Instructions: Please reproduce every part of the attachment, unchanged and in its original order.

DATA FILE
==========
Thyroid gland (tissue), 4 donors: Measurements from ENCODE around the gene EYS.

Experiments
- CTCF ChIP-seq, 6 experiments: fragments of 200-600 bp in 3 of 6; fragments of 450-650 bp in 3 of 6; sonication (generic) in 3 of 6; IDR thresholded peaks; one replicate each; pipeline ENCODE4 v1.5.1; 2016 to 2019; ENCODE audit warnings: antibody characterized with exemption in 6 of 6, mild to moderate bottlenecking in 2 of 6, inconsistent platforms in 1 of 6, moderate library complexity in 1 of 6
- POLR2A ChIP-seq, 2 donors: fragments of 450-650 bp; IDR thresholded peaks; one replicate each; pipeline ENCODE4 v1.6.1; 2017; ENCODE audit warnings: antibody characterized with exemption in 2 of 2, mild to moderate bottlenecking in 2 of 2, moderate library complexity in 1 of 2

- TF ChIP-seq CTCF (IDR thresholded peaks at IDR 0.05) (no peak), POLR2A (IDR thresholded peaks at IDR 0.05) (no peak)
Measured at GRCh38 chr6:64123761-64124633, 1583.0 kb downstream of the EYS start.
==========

Thyroid gland (tissue), 4 donors: Measurements from ENCODE around the gene EYS.

Experiments
- CTCF ChIP-seq, 6 experiments: fragments of 200-600 bp in 3 of 6; fragments of 450-650 bp in 3 of 6; sonication (generic) in 3 of 6; IDR thresholded peaks; one replicate each; pipeline ENCODE4 v1.5.1; 2016 to 2019; ENCODE audit warnings: antibody characterized with exemption in 6 of 6, mild to moderate bottlenecking in 2 of 6, inconsistent platforms in 1 of 6, moderate library complexity in 1 of 6
- POLR2A ChIP-seq, 2 donors: fragments of 450-650 bp; IDR thresholded peaks; one replicate each; pipeline ENCODE4 v1.6.1; 2017; ENCODE audit warnings: antibody characterized with exemption in 2 of 2, mild to moderate bottlenecking in 2 of 2, moderate library complexity in 1 of 2

- TF ChIP-seq CTCF (IDR thresholded peaks at IDR 0.05) (no peak), POLR2A (IDR thresholded peaks at IDR 0.05) (no peak)
Measured at GRCh38 chr6:64123761-64124633, 1583.0 kb downstream of the EYS start.